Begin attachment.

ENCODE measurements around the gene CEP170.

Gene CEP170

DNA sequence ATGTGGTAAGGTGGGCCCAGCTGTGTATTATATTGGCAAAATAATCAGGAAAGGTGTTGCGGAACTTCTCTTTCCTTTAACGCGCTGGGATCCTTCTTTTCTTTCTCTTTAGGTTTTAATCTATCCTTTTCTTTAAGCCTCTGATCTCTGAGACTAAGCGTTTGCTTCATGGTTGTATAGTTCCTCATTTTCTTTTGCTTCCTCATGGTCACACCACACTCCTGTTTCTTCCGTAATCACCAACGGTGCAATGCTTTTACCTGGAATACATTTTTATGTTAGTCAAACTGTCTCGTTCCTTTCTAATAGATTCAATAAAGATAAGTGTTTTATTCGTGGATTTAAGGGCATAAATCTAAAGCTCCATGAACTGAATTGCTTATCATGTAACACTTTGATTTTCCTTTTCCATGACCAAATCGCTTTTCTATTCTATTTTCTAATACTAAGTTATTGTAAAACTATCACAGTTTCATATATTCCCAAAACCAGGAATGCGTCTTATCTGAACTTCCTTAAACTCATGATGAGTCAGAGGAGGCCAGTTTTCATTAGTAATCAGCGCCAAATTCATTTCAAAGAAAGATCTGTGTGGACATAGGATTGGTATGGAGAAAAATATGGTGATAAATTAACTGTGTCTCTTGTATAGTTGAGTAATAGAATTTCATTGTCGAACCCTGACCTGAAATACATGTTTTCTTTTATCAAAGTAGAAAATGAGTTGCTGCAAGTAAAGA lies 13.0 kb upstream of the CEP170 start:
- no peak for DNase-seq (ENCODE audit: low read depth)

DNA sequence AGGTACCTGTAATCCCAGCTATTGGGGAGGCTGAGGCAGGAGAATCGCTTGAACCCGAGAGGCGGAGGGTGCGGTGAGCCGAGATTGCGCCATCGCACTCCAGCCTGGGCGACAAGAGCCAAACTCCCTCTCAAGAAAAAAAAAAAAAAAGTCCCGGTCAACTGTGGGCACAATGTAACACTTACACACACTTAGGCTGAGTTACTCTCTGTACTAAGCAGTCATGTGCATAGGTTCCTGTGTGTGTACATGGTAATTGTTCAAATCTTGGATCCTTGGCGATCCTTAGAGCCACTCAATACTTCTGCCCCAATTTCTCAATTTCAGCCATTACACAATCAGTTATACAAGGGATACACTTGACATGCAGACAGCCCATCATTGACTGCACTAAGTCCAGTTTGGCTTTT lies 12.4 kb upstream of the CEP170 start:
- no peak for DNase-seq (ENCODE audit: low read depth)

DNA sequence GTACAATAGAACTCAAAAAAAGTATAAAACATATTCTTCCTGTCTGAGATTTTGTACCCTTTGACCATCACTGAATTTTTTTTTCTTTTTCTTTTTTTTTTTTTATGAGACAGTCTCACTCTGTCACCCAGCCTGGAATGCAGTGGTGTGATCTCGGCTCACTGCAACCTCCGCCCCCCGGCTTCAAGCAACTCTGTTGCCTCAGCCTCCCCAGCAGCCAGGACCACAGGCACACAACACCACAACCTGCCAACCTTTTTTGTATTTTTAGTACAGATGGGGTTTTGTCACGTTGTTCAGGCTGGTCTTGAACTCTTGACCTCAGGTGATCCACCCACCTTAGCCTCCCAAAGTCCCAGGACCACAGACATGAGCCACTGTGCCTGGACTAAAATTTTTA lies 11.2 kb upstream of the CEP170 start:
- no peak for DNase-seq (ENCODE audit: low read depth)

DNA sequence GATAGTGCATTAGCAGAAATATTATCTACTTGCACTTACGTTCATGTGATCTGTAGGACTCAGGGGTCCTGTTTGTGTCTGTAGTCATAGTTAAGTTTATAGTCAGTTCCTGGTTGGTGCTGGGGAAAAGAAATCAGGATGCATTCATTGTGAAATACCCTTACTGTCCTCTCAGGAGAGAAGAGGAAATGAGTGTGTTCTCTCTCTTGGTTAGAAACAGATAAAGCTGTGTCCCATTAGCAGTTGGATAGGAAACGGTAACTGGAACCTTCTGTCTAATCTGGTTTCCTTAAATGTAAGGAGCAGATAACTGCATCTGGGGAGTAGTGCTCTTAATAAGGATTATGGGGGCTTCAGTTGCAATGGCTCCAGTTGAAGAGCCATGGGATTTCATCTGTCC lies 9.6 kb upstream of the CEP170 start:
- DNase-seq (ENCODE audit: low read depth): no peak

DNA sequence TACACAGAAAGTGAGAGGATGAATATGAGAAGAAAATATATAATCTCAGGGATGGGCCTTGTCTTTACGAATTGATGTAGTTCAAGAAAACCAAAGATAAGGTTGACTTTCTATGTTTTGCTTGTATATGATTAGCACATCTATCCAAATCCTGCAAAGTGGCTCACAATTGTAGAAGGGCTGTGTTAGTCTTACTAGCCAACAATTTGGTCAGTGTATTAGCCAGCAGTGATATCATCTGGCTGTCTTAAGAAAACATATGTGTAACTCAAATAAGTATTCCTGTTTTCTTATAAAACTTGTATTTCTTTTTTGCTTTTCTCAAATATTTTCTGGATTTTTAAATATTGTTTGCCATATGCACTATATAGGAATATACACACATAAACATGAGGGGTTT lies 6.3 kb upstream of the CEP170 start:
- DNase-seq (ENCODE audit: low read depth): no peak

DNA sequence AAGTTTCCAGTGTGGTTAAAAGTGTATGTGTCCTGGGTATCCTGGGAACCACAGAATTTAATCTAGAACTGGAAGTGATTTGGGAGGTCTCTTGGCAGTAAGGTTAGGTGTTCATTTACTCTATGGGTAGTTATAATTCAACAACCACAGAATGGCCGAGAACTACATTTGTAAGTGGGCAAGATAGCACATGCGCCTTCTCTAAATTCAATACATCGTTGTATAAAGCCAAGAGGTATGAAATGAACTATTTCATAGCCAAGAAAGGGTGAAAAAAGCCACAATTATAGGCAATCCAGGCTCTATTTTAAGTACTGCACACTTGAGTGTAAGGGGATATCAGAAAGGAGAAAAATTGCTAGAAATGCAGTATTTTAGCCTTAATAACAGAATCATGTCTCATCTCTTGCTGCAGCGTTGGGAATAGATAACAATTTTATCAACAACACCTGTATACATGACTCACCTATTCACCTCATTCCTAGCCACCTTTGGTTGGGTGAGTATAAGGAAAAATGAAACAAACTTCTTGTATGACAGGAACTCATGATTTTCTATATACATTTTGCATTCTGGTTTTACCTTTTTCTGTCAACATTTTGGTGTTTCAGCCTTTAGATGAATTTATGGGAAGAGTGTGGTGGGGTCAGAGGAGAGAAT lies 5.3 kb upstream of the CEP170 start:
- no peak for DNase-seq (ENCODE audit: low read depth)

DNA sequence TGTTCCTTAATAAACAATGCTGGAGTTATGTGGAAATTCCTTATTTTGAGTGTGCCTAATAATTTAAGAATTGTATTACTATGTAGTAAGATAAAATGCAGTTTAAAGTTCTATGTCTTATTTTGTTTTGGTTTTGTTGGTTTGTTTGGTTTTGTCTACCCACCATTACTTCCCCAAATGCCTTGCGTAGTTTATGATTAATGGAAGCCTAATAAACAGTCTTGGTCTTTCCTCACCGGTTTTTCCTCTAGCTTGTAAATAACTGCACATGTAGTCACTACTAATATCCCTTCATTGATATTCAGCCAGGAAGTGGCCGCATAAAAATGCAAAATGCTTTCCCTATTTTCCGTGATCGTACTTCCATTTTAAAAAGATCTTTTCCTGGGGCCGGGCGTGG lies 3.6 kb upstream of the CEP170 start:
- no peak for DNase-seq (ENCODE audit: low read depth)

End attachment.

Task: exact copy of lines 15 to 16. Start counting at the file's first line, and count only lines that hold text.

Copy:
DNA sequence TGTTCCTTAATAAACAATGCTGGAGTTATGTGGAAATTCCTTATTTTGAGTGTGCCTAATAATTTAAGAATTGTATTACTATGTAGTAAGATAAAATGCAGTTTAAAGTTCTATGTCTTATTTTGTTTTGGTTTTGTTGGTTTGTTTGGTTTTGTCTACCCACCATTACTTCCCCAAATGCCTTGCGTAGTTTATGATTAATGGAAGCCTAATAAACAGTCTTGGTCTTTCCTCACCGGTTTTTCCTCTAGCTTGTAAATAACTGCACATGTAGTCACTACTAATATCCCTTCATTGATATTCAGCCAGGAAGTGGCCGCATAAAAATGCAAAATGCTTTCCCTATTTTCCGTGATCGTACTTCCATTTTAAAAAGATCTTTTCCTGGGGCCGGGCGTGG lies 3.6 kb upstream of the CEP170 start:
- no peak for DNase-seq (ENCODE audit: low read depth)